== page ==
The loyalty paradox

Executives say they value loyalty in employees—but the realities in the workplace are more complicated.

Our global surveys reveal misunderstandings between employees and executives over what is most important at work. While there are substantial variances by country, executives overall value loyalty in their employees more than job performance. And while employees believe the ability to learn and be trained quickly is the most important quality to their bosses, executives say the most important quality is a high level of education or institutional training.

Executive survey: What employee attributes are most important to you? Choose top 3.Employee attributes - Oct 13

Executives are not only more likely to rank loyalty among top employee attributes than qualities like diversity and leadership ability, they also cite lack of employee longevity and loyalty as a leading barrier to meeting strategic workforce goals. Despite these concerns, they do not seem to know—or are not focused on—how to engender loyalty, given that in most cases they are not offering the benefits and incentives most important to employees.

But loyalty is a two-way street. Employees focused on career development can show their managers and higher-ups commitment to the company through self-directed learning and other development initiatives. These efforts to learn and grow will show managers when employees are committed to moving up in the company—and in the meantime, they might assuage some fears of obsolescence.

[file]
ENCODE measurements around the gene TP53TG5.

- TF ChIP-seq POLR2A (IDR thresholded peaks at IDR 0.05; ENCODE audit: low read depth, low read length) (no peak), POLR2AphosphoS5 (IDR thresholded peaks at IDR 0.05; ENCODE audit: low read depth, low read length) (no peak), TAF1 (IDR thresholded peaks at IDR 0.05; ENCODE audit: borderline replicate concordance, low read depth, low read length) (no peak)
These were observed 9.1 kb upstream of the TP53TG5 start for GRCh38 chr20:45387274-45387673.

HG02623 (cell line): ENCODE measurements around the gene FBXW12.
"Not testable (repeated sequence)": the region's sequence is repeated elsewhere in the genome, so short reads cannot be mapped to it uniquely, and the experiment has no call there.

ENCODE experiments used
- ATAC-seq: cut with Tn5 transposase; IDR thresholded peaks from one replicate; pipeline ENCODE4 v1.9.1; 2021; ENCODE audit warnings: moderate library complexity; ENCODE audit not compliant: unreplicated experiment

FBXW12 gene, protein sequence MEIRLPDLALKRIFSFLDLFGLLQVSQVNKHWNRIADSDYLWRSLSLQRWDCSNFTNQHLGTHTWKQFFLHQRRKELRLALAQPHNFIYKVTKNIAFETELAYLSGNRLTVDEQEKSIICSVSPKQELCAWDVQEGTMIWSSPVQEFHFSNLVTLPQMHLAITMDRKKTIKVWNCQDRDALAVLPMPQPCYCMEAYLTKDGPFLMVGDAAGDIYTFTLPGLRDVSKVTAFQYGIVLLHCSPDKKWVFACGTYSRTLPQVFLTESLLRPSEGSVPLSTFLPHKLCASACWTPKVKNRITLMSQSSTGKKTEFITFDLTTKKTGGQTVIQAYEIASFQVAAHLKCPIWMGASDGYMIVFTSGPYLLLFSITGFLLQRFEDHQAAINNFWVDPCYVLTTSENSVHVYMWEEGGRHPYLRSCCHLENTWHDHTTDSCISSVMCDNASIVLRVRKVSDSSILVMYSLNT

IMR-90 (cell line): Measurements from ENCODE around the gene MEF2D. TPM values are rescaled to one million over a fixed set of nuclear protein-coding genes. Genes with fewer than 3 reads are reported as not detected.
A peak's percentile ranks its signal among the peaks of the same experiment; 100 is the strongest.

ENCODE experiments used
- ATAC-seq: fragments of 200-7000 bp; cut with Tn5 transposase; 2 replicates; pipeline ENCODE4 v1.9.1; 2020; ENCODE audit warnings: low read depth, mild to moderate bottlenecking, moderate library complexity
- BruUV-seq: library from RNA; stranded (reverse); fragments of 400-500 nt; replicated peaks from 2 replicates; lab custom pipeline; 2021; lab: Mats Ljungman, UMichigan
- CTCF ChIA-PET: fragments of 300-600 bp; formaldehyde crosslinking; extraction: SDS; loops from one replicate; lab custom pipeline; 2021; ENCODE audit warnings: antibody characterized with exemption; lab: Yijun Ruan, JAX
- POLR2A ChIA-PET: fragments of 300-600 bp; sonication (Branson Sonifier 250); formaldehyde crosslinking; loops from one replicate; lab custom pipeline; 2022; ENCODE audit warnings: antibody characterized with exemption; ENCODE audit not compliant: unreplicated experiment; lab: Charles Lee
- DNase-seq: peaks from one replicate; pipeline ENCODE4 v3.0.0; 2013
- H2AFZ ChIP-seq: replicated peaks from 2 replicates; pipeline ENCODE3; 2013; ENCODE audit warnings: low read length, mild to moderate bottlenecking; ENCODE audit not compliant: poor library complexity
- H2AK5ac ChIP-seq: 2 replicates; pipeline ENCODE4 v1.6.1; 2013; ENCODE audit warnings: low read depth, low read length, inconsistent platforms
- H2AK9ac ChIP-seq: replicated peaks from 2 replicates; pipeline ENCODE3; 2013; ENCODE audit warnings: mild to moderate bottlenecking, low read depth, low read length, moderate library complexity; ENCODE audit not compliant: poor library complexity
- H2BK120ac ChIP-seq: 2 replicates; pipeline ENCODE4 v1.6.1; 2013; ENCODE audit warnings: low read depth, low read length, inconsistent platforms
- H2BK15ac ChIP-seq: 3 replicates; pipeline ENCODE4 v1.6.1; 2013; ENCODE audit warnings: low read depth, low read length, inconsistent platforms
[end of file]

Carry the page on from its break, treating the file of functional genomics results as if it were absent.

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Employees’ number one concern? Obsolescence.

When we asked our employee respondents what concerned them most about their job, fully 40% said their top concern was their position changing or becoming obsolete—far more than the number who answered economic uncertainty or layoffs.

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What’s more, employees don’t feel confident that they are developing the skills that will be needed in years to come, and very few say their company is helping.

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These findings caught the eye of Josh Bersin, founder and Principal of Bersin by Deloitte, Deloitte Consulting LLP. You can see his post, which expands on the problem of skills obsolescence and offers some recommendations to employees looking to reinvent themesleves, on LinkedIn.

Among his tips? Take the initiative to develop your skills, whether through reading, going to conferences, talking with experts, and watching online videos. While being in charge of our own development may not be ideal for some employees, it may be one of the only ways to ensure continuous learning and development.